Oklahoma schools pushing to keep 4-day weeks amid new rules

December 18, 2019 GMT

OKLAHOMA CITY (AP) — Education advocates in Oklahoma are fighting to keep four-day school weeks as the state school board proposes new restrictions that could threaten the shortened schedules.

Supporters of the shortened weeks said the Oklahoma State Department of Education’s rules would force most districts to restore five-day schedules, The Oklahoman reported. Of Oklahoma’s 525 public school districts, 113 operate four days a week.

The department created a list of rules in response to state legislation passed this year, which set the minimum length of a school year to 165 days instead of 180 days or 1,080 hours.


Lawmakers passed Senate Bill 441 to make it more difficult for schools to operate on shorter schedules. Some Republicans have said four-day school weeks will tarnish the state’s reputation and diminish students’ education.

Districts will be exempt from the bill if they meet the department’s requirements.

Elementary and middle schools must meet or exceed the state average for academic growth in math and English language arts in order to be exempt, and high schools are to be at or above the state average for academic achievement, which is based from annual test scores. High schools will also be expected to meet the state’s average graduation rate or reach 82%, and it must meet the state average for post-secondary opportunities.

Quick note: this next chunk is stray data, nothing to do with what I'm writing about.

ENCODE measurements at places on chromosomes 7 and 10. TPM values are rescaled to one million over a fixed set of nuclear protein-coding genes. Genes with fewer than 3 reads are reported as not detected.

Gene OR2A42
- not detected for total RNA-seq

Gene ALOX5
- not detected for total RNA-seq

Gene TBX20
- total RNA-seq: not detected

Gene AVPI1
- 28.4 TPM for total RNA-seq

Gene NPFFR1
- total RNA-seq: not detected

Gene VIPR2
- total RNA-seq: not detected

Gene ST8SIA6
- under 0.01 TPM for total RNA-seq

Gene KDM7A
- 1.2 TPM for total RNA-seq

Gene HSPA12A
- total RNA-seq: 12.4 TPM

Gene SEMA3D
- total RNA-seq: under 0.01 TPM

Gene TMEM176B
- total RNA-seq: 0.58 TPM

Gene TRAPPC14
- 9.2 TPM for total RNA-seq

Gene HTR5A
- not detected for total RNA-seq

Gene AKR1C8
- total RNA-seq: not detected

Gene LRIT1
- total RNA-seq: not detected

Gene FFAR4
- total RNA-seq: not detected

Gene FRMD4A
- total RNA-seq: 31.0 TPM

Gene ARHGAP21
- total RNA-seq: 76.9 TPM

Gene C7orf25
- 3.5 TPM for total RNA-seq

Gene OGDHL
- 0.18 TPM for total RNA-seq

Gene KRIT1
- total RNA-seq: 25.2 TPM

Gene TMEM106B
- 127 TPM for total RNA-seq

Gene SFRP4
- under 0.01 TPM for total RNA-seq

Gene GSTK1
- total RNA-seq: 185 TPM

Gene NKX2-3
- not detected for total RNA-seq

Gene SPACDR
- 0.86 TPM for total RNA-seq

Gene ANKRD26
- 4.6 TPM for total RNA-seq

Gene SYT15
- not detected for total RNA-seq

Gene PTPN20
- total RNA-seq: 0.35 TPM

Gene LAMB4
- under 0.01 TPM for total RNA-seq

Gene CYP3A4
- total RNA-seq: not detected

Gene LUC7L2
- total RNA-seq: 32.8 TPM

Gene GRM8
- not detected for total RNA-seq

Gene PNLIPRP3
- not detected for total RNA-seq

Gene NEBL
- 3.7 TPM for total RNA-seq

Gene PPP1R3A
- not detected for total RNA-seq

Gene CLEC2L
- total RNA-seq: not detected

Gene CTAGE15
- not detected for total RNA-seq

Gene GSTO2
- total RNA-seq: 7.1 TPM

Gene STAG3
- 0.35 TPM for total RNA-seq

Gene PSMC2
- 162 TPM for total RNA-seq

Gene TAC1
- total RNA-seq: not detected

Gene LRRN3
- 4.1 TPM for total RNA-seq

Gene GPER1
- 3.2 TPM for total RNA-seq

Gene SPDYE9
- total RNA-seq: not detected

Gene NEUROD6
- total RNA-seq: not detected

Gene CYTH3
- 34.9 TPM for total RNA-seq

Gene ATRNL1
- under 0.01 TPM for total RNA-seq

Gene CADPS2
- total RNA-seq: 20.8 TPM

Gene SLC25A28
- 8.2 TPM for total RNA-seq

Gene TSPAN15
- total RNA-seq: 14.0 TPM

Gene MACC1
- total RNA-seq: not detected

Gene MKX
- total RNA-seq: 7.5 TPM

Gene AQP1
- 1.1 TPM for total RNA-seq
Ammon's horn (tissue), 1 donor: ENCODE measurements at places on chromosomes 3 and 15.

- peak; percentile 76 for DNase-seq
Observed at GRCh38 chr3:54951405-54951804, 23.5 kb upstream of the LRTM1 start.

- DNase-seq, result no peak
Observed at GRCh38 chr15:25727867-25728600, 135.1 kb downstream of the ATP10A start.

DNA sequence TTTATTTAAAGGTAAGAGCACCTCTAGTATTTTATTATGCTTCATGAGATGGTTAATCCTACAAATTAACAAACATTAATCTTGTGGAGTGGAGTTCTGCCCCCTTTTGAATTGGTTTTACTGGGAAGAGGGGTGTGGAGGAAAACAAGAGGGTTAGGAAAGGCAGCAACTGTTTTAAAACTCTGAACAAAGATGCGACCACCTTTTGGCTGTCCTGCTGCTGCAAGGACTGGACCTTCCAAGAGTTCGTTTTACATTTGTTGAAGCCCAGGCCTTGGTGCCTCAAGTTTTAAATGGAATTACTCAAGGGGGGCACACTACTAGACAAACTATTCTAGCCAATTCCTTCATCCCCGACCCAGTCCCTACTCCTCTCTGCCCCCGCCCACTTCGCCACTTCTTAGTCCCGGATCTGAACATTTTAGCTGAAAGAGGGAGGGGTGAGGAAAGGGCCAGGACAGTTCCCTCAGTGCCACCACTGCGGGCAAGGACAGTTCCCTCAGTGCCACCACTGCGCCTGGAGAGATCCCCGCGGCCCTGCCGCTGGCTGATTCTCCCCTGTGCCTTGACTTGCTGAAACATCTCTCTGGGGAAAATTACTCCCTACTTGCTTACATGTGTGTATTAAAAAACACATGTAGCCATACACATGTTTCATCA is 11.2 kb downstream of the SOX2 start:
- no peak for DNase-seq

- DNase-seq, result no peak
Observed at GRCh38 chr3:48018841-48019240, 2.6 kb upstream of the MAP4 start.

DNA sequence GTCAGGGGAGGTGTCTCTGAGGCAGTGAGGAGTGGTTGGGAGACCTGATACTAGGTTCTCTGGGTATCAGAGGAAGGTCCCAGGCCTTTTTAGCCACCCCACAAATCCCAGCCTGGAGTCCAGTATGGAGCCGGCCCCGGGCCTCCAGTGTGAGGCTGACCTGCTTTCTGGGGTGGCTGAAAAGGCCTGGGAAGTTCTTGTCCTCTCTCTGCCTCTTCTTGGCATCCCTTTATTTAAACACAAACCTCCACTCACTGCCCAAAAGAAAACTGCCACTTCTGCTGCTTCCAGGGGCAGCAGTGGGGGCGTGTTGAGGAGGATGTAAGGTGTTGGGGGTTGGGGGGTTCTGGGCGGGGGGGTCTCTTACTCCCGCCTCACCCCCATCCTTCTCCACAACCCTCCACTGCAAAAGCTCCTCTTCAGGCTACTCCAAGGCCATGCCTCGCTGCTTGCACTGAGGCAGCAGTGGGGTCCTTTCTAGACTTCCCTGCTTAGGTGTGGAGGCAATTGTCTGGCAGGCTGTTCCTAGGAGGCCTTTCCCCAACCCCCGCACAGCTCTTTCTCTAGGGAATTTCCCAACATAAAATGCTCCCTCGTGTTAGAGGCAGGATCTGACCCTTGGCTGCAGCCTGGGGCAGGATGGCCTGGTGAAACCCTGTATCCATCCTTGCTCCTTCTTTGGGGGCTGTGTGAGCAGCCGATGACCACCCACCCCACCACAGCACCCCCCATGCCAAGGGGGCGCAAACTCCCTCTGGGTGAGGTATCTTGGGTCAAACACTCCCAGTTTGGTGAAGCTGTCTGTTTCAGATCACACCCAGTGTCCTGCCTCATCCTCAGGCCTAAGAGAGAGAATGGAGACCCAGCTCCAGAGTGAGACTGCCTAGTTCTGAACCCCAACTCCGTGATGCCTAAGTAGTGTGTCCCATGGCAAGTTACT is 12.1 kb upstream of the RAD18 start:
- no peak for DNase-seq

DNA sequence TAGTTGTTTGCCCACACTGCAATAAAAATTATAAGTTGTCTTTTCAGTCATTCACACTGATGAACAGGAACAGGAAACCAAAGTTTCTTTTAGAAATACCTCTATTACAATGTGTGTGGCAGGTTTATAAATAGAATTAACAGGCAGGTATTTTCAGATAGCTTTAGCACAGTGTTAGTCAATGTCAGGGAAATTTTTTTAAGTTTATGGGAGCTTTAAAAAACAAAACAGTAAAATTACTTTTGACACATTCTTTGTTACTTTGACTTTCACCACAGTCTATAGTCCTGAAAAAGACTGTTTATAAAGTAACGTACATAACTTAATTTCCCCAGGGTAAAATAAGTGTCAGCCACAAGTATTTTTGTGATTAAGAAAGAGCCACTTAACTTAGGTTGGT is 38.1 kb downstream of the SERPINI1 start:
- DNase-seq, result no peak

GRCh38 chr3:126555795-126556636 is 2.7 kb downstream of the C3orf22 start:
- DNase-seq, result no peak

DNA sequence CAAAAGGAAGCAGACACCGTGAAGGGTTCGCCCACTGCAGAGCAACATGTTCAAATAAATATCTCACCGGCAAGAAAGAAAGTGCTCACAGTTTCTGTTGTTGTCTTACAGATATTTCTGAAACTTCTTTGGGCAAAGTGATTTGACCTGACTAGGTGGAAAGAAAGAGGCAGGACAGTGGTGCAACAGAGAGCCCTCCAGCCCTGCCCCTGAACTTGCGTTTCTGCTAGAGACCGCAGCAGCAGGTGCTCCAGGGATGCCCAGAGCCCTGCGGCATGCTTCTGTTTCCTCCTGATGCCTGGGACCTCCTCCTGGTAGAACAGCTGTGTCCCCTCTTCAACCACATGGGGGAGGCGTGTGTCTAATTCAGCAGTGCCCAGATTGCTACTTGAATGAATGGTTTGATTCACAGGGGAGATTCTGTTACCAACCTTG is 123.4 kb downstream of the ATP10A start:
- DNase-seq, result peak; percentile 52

During a public hearing Monday, educators and families with the four-day weeks said the exemption would be unreachable for most districts. But State Superintendent Joy Hofmeister disagreed that standards are too high.

“Treading water, standing still, not declining is hardly what we should be satisfied with,” Hofmeister told The Oklahoman. “(The) state board of education is going to want to see growth and academic achievement as part of the demonstration that students are growing and are continuing to be successful.”

Even Oklahoma’s highest-performing districts would struggle meet the requirements, said Erika Wright of the Noble Public Schools Board of Education. She said 93% of the districts operating four days a week would fail to keep their schedules.

“We were promised a set of rules that would be fair and attainable by districts,” Wright said.

The advocates argued schools should qualify if there is no drop in academic measurements, rather than meeting the state average. They also requested that the district should not consider post-secondary opportunities.

The board is expected to vote on the list of rules before the state Legislature meets in February. Lawmakers will then have to approve it.